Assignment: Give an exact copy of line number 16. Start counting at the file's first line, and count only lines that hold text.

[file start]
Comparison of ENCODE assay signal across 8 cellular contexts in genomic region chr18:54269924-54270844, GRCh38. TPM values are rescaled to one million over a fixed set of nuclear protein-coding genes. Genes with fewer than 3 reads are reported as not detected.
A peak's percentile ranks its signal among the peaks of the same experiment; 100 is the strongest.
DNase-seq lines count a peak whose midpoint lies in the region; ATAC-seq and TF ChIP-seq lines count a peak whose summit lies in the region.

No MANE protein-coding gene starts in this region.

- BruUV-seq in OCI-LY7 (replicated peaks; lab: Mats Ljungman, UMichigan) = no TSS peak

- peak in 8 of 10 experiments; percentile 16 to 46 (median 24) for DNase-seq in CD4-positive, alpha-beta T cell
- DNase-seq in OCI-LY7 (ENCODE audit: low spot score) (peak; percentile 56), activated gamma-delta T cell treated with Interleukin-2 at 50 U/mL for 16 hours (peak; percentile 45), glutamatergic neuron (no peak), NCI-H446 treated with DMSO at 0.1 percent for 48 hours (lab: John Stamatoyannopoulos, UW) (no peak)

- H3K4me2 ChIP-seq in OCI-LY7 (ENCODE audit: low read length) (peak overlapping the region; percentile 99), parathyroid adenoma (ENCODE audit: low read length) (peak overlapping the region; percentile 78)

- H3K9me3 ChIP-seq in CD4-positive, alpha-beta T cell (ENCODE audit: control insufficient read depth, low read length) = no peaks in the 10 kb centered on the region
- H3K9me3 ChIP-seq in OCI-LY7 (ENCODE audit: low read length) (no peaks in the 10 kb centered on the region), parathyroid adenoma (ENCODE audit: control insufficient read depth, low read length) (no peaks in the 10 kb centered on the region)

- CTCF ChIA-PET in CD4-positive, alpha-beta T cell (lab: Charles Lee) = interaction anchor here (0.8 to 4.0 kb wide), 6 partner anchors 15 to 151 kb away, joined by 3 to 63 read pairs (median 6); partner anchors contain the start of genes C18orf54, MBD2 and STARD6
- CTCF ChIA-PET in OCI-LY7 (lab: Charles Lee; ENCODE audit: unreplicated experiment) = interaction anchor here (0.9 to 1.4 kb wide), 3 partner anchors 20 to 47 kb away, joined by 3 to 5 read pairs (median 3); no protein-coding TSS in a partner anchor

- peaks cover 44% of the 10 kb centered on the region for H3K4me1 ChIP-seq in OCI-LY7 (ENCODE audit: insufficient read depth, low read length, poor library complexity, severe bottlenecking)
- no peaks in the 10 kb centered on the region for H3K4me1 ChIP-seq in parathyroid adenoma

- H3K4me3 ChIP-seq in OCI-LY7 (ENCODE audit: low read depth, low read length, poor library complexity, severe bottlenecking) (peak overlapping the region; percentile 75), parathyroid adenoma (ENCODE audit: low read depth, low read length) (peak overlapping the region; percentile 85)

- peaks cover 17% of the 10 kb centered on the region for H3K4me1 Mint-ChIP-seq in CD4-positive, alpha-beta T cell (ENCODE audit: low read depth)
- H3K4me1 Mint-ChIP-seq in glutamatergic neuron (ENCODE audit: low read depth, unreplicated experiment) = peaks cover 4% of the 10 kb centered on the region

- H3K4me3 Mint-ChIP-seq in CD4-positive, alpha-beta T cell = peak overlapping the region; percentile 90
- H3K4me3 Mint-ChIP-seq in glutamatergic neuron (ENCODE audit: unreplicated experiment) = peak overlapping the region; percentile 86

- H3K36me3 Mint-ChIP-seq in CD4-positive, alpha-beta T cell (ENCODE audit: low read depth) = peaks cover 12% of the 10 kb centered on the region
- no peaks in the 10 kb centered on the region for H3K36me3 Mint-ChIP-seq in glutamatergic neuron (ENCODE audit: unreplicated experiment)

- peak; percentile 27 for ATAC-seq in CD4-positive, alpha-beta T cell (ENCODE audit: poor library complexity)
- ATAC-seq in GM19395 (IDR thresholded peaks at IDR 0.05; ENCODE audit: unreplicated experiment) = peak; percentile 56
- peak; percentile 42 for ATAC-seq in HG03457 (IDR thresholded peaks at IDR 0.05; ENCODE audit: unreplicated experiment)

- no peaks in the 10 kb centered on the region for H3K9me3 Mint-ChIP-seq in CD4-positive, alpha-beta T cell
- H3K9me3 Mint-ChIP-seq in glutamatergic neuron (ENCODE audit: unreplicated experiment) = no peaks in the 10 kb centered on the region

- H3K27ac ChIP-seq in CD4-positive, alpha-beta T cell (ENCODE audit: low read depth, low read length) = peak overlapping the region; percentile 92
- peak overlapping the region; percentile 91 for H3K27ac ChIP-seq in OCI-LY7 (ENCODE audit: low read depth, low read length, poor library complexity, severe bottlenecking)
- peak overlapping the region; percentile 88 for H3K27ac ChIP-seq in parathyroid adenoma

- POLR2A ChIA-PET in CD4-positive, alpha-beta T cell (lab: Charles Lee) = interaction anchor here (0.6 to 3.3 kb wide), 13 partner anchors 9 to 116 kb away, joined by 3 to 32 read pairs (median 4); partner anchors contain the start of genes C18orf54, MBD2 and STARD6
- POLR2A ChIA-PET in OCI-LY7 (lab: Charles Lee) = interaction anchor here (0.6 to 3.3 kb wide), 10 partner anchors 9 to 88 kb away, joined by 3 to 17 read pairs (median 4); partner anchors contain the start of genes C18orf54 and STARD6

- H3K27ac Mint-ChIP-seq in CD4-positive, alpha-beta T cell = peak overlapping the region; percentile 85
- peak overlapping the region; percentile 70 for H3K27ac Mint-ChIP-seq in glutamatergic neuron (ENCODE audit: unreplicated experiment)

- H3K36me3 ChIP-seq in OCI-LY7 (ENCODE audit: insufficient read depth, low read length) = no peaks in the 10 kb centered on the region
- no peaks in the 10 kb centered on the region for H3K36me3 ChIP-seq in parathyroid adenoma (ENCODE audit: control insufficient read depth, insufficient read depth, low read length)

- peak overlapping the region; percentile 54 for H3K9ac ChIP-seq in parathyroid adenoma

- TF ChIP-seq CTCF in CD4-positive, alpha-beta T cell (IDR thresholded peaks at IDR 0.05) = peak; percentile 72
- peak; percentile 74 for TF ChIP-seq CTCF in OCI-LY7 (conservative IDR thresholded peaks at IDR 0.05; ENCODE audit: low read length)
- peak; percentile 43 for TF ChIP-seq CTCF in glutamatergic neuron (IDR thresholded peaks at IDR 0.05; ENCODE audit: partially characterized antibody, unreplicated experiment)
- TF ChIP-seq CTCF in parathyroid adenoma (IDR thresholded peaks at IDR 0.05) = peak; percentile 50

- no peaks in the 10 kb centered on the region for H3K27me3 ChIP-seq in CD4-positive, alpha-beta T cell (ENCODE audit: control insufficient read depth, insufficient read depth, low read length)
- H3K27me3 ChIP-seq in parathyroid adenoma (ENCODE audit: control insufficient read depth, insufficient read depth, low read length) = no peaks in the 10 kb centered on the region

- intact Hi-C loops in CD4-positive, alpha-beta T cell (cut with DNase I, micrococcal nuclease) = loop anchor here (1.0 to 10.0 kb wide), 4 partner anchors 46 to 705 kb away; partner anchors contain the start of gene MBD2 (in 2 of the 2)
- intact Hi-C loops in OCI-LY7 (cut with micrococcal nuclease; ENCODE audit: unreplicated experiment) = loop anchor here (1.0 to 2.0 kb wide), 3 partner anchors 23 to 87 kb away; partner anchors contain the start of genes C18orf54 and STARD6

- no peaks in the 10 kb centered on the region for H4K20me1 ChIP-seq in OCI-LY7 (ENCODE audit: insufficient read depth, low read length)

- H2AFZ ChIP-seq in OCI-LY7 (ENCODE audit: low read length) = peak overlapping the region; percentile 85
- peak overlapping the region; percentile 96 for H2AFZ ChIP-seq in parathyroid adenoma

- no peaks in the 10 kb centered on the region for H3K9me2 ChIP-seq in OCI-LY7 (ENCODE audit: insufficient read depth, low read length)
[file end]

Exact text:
- peaks cover 17% of the 10 kb centered on the region for H3K4me1 Mint-ChIP-seq in CD4-positive, alpha-beta T cell (ENCODE audit: low read depth)